KeepUP™ Blog

5/15/15 3:20 PM

Take Control! Avoid Unclaimed Property Recordkeeping Pitfalls

by Greg VerMulm

Controlling unclaimed property and escheatment efforts must begin with absolute control of records. If it doesn't, your team cannot move efficiently through unclaimed property tasks, which is a waste of time and money. Perhaps most damaging, if you are audited, sloppy and difficult-to-navigate records can lead to much higher costs and assessments.

Complete and accurate customer records also prevent production of unclaimed property in the first place, which provides better service to your customers.

Common unclaimed property recordkeeping mistakes 


Sloppy abandoned property recordkeeping policies and processes

The faster you can see what's going on with individual property or accounts, the less time it will take to identify and solve problems. Consider centralized accounting to make recordkeeping quick, consistent and transparent. Determine the most advantageous records format. Make sure you capture property owners' current address information. Don't forget some records might be physical.

Organizing records for convenience rather than for audit maximization

What's an auditor likely to find in a worst-case scenario? That should be a priority for recordkeeping. You might need to organize records a different way than normal accounts. Assign a taskforce to determine effective processes, so both department's needs and unclaimed practices are considered.

When you work with an outside advisor who helps with records best practices, make sure your advisor's files always match yours. This means carefully transferring records and capturing all updates on your end and theirs.

No written guidelines for unclaimed property records management

Once you've decided on records policies and procedures to benefit your organization, it's critical to create a written handbook. This serves not only as a guide for those doing the work, but also makes it easy to consistently manage records through turnovers.

Missing important unclaimed property records and/or losing them in process

Where are you likely to find unclaimed property? It's not always easy. Order a thorough assessment to identify where unclaimed property is generated. Ask personnel in all departments to support your efforts. Then set up processes to flag and move properties to holding accounts while due diligence is being done. When due diligence is complete and customers are reactivated, move the property back to regular accounting directories. If owners are still missing, move to a reportable unclaimed property directory.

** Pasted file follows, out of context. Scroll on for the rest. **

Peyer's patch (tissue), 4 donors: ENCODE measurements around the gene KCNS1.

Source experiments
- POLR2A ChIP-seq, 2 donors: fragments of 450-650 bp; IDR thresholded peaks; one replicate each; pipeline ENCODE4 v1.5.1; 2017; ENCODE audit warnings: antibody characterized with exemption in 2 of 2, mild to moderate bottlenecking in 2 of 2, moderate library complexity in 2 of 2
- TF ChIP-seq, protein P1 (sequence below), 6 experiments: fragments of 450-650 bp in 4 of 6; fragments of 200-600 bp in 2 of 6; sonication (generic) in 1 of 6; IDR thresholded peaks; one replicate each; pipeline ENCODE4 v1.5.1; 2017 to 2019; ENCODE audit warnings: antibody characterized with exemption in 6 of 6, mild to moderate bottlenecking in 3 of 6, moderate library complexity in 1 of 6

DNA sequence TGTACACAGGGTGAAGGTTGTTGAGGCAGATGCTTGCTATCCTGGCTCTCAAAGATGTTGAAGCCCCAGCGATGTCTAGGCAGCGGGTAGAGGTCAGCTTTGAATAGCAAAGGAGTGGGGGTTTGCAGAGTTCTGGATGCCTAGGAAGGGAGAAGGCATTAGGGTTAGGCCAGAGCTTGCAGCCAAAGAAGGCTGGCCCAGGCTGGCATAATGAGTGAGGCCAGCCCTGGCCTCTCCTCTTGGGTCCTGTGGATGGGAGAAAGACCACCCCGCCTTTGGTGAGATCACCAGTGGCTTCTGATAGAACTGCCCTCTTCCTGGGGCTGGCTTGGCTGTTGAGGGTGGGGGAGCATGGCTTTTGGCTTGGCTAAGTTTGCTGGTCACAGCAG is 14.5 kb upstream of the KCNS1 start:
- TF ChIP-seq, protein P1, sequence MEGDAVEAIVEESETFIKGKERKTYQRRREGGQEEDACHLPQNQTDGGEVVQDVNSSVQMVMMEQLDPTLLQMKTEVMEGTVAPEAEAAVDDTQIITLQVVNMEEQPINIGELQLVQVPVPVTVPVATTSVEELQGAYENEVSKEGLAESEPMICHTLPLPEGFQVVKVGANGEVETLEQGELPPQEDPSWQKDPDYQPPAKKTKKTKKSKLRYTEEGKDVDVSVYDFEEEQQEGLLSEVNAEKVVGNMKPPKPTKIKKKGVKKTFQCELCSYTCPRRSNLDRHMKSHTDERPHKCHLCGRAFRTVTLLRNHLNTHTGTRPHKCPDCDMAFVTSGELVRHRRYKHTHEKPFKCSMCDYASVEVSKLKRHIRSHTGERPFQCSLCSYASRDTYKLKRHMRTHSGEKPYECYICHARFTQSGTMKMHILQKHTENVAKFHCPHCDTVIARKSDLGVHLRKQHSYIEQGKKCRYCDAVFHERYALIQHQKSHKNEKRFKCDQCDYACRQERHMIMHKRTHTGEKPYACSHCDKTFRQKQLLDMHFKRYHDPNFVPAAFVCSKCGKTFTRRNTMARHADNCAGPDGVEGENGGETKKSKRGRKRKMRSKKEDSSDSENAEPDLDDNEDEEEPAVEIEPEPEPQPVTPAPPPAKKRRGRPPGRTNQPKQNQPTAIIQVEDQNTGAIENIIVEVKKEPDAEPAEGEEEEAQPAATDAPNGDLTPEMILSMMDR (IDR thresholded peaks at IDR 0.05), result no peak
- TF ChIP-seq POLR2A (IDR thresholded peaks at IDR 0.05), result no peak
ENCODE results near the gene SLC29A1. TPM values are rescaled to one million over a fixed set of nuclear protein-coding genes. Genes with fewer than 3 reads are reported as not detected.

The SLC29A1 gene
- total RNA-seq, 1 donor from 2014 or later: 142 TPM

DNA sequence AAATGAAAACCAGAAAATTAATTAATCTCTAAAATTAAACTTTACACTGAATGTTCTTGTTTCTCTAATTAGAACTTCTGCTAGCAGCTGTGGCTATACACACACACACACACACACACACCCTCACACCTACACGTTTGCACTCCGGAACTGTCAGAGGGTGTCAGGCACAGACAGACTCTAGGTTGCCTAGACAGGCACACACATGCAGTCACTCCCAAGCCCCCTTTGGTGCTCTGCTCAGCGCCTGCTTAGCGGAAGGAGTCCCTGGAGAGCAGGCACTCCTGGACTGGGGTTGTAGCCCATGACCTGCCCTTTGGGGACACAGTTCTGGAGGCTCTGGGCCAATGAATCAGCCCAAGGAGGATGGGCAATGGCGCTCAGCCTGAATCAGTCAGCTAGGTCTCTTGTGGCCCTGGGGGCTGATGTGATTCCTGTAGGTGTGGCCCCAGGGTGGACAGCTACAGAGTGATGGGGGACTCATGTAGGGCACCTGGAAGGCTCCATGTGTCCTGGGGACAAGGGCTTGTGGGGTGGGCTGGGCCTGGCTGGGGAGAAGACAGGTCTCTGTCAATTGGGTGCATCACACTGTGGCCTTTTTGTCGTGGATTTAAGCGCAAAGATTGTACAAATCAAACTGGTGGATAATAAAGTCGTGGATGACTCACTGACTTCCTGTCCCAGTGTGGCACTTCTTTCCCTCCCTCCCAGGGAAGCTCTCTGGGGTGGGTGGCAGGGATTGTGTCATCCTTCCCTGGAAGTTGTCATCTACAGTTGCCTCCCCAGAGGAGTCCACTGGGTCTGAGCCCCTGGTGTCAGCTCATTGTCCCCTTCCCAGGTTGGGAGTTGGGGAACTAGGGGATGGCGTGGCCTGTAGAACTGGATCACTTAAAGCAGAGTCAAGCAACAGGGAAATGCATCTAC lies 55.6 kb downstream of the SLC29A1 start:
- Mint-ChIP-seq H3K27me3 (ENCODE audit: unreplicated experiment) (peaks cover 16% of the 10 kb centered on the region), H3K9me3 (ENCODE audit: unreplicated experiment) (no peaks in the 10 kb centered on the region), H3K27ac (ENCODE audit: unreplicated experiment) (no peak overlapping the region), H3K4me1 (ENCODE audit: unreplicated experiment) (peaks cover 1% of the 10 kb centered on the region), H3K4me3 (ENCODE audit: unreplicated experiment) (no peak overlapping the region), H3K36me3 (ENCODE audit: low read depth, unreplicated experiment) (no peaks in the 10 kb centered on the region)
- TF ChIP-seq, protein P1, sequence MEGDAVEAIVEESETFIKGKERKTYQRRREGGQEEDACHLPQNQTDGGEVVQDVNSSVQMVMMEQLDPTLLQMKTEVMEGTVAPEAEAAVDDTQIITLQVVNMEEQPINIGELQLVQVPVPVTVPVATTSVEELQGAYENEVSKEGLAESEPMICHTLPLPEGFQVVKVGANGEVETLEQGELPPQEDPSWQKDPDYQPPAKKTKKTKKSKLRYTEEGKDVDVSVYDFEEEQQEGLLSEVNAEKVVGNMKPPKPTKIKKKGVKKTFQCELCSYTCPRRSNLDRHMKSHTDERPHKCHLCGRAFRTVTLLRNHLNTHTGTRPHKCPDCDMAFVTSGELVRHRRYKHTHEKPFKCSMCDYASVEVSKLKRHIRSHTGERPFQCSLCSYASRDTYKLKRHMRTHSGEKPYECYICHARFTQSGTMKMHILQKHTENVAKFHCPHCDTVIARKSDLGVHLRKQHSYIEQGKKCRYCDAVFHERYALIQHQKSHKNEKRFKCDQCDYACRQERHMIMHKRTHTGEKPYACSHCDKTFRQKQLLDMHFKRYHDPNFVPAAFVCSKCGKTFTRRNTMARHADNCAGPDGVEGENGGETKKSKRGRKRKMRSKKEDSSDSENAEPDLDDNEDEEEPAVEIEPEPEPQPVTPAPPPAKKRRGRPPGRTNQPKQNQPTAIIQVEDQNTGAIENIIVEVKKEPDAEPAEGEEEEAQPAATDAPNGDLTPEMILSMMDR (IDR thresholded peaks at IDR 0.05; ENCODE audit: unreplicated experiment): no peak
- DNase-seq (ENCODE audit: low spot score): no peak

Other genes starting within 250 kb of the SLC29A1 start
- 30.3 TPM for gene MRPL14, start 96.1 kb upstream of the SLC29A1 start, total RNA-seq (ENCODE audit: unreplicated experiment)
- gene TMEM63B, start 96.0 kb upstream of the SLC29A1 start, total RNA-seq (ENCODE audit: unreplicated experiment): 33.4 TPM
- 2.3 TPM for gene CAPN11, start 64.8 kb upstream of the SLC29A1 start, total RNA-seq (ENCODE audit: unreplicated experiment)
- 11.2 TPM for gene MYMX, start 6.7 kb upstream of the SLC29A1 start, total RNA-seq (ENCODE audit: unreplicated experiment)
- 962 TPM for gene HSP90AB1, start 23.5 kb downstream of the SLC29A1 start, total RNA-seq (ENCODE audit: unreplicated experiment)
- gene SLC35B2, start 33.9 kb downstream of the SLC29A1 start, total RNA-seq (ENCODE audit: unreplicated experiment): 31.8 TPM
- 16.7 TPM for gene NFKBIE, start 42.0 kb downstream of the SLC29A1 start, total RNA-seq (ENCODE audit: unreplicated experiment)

Converting data from one accounting program to another.

When companies update to a new accounting software package, transaction dates often automatically update to date of conversion and transaction dates are lost. To prove dates in an audit, it's imperative to maintain historical transaction dates. Watch for other ways dates could be changed inadvertently.

Minor mistakes that cause major unclaimed property and escheatment problems

With years of experience, we've identified records problems that seem minor, but lead to serious difficulties, either in navigating records daily or in dealing with exacting demands of an auditor. Here are examples:

  • Discarding or deleting records too early. Tax and other recordkeeping concerns usually require shorter retention periods than unclaimed property, in part because you have to add the dormancy period to the unclaimed property retention timeframe. A recommended record retention period might be 15 years from when a payment was issued. Discarding records too early could open your company to records extrapolation and higher assessments.
  • Discarding or deleting records for property you do not report. Companies often don't realize auditors will look most closely at records you claim are exempt.
  • Not controlling status indicators. Establish a clear process for indicating which records have been escheated, so they aren't accidentally re-reported. Through a standard assessment, MarketSphere once discovered a new client had previously reported and remitted the same property for three years in a row.
  • Uncontrolled access to records. To research process inconsistencies, it's important to know who is accessing abandoned property records and when. This prevents personnel from moving and changing records without your knowledge. Give each person a different user ID, so you can track problems and retrain staff.

In addition, pay close attention to the technology you use to manage and backup records. In some cases, technology helps prevent mistakes and recover lost data. In other cases, it helps you reduce liabilities and achieve benefits.

Finally, install regular checks and balances to ensure accuracy and accommodate changes. This includes annual review of records and technology. Put effort in on the front end, and you'll substantially reduce the time and money it takes to manage unclaimed property throughout the year.


Topics: Recordkeeping